In patients with recent stroke or transient ischemic attack, the total number of vascular events prevented by atorvastatin was twice as high as the number of prevented index events.
In other words, the power of atorvastatin in secondary prevention is far superior to primary prevention. This gigantic reduction, both in index and recurrent events, gives us an idea of the clinical effectiveness of this drug in reducing vascular disease burden.
The SPARCL trial (Stroke Prevention by Aggressive Reduction in Cholesterol Levels) compared atorvastatin against placebo in 4731 patients with recent stroke or transient ischemic attack with no history of CAD.
This post hoc analysis measured the occurrence of all vascular events (primary and subsequent) and atorvastatin capacity to reduce them in each territory (cerebrovascular, coronary, peripheral).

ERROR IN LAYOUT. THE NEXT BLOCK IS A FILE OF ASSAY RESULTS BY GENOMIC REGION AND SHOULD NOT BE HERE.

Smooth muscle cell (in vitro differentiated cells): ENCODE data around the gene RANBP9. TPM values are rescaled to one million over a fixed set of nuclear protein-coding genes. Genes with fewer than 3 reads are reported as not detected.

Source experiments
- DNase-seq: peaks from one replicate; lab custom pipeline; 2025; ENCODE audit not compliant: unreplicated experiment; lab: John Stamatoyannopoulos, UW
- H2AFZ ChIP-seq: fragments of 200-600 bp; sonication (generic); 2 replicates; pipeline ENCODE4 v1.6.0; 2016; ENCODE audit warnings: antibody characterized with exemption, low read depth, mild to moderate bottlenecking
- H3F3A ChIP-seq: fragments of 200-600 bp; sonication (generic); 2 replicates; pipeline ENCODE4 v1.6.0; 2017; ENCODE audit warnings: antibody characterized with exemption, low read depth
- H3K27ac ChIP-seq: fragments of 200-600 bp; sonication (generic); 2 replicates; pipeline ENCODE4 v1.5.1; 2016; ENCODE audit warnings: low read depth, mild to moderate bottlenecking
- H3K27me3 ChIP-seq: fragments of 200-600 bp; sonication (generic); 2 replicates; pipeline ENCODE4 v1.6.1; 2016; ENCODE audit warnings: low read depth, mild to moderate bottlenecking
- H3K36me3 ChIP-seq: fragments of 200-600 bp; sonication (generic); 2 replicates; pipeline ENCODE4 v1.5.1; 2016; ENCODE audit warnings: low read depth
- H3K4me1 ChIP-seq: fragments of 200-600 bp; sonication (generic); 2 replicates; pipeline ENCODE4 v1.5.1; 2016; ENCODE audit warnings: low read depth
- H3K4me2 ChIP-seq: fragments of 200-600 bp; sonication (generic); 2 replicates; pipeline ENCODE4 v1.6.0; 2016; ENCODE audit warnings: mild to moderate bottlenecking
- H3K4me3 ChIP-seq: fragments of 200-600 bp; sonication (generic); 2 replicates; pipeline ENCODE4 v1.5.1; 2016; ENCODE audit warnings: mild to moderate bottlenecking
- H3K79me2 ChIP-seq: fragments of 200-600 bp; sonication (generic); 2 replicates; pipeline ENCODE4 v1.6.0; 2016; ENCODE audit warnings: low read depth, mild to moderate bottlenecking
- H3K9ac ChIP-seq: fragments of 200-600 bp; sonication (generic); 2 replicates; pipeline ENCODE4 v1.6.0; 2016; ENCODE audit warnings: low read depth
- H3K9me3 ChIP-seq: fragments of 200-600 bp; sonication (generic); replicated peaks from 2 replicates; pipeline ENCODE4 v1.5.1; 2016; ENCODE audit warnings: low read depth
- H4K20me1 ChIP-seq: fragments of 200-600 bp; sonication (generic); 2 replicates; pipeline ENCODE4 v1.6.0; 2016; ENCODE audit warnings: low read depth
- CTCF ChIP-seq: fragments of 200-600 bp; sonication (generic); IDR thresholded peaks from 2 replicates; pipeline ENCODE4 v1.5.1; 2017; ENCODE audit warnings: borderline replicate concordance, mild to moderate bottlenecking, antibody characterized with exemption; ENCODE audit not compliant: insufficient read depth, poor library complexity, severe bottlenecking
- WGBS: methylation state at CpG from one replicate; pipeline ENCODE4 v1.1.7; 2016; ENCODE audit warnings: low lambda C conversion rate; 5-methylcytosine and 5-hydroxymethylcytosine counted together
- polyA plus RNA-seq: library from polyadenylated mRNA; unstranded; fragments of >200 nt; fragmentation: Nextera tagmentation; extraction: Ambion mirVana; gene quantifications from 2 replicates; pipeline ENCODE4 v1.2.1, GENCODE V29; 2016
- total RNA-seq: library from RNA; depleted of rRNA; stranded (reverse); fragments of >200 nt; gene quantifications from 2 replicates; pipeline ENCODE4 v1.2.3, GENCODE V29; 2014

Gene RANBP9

In the placebo group, an estimated first 41.2 and 62.7 total events every 100 patients at 6-year follow-up. For the atorvastatin group, event reduction included 177 fewer cerebrovascular events, 170 fewer coronary events and 43 fewer peripheral events (HR: 0.68, CI 95% 0.60 to 0.77).
This benefit translates into 20 fewer vascular events every 100 patients in the atorvastatin group over 6 years.
In patients with recent stroke or transient ischemic attach atorvastatin significantly reduces the occurrence of new events in all vascular territories. The clinical efficacy of this drug to reduce disease burden is out of the question.
Original Title: Atorvastatin Reduces First and Subsequent Vascular Events Across Vascular Territories in the SPARCL Trial.
Reference: Michael Szarek et al. Journal of the American College of Cardiology (2020). Article in press. doi: https://doi.org/10.1016/j.jacc.2020.03.015.
We are interested in your opinion. Please, leave your comments, thoughts, questions, etc., below. They will be most welcome.